09/30/2013 02:00 pm ET Updated Nov 30, 2013

6 Lessons From the Government Shutdown

In just a few hours the United States government is likely to enter its 18th partial shutdown since 1977. As we wait to see if there will be a last minute deal to avoid what has for days seemed inevitable, many people are asking two questions. How did we get to this point? How we can avoid being in this position in the future? We don't yet have the perspective necessary to answer these questions fully. Still there are some preliminary lessons to be learned from this and the other previous instances.

Here are six of them:

1. It's the system, stupid!

If you want to understand why we are facing a government shutdown you need to understand the system that our framers gave us. It is a system of divided power and more than anything else this explains what is - and is not - going on in Washington today.

When you divide power as much as our framers did you make it difficult to get things done (i.e., like passing a continuing resolution to fund the government). There is no question our framers had good reason for creating this system and they understood it would have positive and negative consequences. On the plus side, when something finally gets done it is usually fully discussed, vetted, and reflects numerous interests. Moreover, we aren't likely to take extreme steps or veer too quickly to either the left or the right.

2. Parties matter

Anyone who has watched our system in action is already painfully aware of the drawbacks. One of the consequences that isn't often acknowledged, however, is that the more dispersed power is, the more dependent you are on extra-constitutional institutions, such as political parties, as an organizing vehicle to get things done.

In order to work effectively, however, the parties have to be healthy and unified. Unfortunately, the Republican party is not. Like the Democratic party of the 1970's and 1980's, the GOP is in the midst of an internal battle. Look at congress today and we can clearly see the results of this inter-party division and struggle. The party leaders don't have enough power to control their members. There is widespread disagreement over which direction the party should be headed, not just among elected officials, but all party members, down to the grassroots level. So while it has become fashionable to focus a good deal of attention on Ted Cruz and Mike Lee, that gives these freshman senators too much credit. They have contributed to the situation and are certainly responsible for their actions, but they wouldn't have been able to act this way if the party was healthier and more unified.

3. Divided government contributes to deadlock

Anytime you have a system as divided as ours you need to be careful not to do anything to divide it further. Yet that is precisely what the voters chose to do when they gave Republicans control of the House of Representatives and Democrats control of the Senate and White House.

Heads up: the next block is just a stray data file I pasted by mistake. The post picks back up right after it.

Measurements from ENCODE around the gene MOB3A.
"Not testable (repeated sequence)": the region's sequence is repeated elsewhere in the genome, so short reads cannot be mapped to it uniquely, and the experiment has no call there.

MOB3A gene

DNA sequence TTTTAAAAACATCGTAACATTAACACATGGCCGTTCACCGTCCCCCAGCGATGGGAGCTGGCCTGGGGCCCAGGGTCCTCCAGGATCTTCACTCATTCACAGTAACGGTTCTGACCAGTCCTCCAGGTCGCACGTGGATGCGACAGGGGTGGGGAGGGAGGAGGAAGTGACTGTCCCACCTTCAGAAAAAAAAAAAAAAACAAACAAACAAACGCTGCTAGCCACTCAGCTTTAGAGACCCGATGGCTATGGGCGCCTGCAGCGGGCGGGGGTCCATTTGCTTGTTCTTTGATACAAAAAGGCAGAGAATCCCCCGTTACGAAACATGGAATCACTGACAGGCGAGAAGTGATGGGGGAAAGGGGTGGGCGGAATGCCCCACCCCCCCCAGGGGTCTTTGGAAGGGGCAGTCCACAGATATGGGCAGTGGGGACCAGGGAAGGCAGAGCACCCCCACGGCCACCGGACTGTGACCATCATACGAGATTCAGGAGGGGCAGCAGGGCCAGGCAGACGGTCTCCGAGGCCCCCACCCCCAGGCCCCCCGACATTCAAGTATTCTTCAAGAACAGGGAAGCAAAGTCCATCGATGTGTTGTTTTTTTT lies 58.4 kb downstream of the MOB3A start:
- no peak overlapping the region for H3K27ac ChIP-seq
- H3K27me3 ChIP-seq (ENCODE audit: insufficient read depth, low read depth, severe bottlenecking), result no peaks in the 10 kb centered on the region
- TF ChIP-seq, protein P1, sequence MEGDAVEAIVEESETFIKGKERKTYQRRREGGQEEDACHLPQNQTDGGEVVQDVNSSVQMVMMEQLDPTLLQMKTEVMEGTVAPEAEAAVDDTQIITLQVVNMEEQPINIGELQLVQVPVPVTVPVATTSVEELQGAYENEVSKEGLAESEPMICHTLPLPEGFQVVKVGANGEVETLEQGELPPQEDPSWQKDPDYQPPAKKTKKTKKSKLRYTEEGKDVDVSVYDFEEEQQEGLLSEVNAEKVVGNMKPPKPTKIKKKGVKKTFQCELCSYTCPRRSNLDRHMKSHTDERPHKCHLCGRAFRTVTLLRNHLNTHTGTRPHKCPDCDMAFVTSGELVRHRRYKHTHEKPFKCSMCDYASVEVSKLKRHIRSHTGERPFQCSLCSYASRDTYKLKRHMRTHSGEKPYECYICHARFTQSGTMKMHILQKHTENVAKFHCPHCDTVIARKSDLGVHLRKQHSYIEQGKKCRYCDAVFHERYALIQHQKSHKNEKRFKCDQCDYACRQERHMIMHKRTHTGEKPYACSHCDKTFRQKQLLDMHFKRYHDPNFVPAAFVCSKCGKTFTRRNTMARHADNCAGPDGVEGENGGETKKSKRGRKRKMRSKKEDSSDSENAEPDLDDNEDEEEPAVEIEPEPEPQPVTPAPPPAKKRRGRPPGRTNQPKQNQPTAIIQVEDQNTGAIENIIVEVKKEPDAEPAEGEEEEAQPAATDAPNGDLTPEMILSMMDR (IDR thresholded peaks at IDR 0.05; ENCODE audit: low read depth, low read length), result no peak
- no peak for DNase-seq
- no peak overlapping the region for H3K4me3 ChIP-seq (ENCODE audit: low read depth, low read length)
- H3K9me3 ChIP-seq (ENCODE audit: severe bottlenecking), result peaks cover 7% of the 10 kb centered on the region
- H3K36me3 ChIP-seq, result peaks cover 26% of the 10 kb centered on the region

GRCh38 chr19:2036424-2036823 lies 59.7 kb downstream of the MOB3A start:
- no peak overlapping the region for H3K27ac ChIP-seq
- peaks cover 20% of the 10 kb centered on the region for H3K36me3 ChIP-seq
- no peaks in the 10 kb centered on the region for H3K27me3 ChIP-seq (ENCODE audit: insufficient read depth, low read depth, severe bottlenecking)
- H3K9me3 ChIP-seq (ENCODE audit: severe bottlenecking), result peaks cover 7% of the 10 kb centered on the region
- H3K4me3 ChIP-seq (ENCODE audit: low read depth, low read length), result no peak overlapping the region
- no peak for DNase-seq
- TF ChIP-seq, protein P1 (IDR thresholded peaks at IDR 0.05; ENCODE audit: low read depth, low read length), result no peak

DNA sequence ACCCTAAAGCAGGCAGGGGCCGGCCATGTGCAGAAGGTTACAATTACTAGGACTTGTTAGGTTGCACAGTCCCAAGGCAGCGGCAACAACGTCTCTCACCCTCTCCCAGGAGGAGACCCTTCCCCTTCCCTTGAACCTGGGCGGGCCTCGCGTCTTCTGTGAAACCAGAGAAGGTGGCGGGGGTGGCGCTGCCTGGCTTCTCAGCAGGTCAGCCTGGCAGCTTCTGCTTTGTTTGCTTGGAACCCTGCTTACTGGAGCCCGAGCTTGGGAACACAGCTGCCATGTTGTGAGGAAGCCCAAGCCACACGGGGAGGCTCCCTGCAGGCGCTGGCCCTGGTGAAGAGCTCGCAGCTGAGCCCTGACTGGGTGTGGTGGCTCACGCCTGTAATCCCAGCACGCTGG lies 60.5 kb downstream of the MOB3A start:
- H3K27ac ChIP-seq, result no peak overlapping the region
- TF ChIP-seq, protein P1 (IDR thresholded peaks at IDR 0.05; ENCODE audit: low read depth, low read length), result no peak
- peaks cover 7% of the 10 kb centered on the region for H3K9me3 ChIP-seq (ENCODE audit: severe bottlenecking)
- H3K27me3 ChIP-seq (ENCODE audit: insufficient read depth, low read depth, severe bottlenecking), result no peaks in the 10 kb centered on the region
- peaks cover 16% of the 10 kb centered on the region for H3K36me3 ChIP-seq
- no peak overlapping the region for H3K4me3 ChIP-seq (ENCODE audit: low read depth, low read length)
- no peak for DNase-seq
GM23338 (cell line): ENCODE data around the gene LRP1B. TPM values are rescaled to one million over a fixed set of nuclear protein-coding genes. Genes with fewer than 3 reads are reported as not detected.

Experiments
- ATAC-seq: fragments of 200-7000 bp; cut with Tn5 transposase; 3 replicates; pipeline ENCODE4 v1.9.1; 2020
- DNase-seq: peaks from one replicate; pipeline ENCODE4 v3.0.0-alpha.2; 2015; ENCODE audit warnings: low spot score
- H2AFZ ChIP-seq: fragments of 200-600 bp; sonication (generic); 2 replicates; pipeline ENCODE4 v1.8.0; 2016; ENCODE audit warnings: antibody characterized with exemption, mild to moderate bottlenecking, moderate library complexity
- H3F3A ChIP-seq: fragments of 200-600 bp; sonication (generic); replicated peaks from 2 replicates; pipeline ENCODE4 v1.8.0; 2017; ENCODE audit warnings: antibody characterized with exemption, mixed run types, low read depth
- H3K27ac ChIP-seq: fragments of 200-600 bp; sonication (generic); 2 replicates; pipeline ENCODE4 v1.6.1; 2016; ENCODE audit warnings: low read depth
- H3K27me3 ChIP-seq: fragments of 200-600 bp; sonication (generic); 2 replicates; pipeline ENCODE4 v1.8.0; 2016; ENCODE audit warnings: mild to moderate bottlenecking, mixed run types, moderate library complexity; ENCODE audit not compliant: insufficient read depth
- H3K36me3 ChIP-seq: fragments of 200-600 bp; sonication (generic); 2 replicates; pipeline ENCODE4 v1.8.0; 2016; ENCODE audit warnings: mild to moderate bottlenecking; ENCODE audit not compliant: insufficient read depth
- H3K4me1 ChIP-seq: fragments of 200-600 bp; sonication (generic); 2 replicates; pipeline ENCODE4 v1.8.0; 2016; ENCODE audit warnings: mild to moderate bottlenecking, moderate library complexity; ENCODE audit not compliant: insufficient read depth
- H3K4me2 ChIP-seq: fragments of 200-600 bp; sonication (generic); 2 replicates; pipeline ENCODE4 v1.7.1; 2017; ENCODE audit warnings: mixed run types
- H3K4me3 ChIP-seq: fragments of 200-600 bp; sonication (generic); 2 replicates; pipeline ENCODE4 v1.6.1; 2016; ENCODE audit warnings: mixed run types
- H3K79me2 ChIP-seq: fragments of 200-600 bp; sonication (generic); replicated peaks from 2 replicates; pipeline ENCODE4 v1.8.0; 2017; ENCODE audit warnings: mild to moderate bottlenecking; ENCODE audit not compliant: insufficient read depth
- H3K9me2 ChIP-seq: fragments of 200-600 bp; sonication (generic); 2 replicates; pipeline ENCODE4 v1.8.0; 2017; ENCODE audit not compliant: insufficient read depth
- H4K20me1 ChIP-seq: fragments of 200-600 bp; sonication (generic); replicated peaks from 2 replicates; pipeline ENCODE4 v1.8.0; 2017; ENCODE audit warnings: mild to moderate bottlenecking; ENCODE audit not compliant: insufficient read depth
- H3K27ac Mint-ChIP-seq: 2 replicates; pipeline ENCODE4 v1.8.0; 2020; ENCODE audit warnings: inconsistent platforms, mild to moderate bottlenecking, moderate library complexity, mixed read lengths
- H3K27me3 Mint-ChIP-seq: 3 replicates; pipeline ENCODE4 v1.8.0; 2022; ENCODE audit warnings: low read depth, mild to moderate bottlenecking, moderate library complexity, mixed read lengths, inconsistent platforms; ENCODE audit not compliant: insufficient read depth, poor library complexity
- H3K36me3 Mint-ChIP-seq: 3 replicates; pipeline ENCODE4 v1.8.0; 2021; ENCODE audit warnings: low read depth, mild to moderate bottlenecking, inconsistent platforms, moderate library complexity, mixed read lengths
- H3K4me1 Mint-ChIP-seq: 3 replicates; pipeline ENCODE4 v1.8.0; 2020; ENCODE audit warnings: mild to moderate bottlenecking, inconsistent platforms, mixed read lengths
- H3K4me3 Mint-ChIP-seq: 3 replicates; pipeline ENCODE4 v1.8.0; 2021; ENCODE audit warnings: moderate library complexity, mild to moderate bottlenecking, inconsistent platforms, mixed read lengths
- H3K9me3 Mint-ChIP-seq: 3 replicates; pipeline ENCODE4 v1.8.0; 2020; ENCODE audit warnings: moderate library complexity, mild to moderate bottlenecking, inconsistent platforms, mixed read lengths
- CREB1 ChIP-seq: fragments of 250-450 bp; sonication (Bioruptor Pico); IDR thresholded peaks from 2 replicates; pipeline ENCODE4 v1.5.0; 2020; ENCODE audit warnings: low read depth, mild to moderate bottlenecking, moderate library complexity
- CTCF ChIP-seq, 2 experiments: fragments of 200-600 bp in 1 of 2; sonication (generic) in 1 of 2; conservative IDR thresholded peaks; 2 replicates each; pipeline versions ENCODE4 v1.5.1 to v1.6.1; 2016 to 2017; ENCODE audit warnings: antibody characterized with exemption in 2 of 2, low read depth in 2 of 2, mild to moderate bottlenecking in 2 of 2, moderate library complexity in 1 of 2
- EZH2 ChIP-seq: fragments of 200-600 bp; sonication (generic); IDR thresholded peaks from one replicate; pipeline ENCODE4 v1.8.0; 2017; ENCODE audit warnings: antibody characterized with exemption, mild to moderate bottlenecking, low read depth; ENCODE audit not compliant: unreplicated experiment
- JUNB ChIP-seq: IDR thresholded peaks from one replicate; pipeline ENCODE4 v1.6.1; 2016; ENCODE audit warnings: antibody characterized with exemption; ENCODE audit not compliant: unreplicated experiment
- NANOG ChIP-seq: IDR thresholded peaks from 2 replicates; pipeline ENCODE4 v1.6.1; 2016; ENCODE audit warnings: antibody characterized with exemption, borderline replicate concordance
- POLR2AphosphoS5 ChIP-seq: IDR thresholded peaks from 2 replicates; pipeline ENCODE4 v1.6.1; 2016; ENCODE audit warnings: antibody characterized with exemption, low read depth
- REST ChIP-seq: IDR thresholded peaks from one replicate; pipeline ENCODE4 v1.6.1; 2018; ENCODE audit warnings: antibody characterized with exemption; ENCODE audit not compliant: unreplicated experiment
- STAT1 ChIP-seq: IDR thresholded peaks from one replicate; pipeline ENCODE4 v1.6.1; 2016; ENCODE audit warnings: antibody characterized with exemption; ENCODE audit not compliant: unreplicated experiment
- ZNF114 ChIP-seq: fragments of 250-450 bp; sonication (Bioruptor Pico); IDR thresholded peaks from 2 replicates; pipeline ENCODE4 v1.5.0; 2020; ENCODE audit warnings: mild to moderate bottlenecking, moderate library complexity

Divided government is not such a bad thing if you want to maintain the status quo. If, however, you are fed up with the way things are and you want change, as many voters say they do, splitting your support between parties is counterproductive.

4. Change the system

There is only one full-proof way to insure these types of impasses don't occur in the future and it is a radical solution - change the system.

If we had another form of government - say a parliamentary system - this wouldn't be happening. Imagine if like England we had a unicameral legislature that chose the executive. If the Senate selected the President he would be responsive to them and vice-versa. The minority would still vehemently object to their actions and policies, but they wouldn't have the numbers to do more than vocalize their frustration. They certainly wouldn't have the power to stop them. How then would they get their own initiatives enacted? Simple, they'd have to win elections, take over the Senate, and select their own executive.

5. Alternatively, mitigate the divisions in our current system

Short of adopting a new form of government, which is as unlikely as it is unwise, if we want to change the status quo we need to look for other ways to mitigate the divisions within our system. There are several ideas about how we might accomplish this, including having the president select fifty percent of his cabinet from congress and giving the president the power to dissolve congress and call for new elections.

6. Promises of change need to be structural

We seldom, however, hear these types of proposals for structural change during elections. Instead we hear candidates promising change with absolutely no viable method for achieving it. The most recent example is President Obama who in 2008 promised to end the bitter partisan battles plaguing Washington. Yet like most recent candidates, he never told us how he would achieve it. He certainly never promised to make the types of structural changes necessary to lessen the divisions in our system. As a result, in the midst of his second term, Washington remains as divided as it was when he took office.

If we take away anything from the last six years it should be this: no matter how attractive, smart, and appealing a candidate may be, unless he is working to institute real structural change to mitigate the divisions in our system he will inevitably find himself in the same position as his predecessor. This is precisely what has happened to President Obama. For all the hope and promise he brought to the White House, the truth is this isn't about him, it's about the system.

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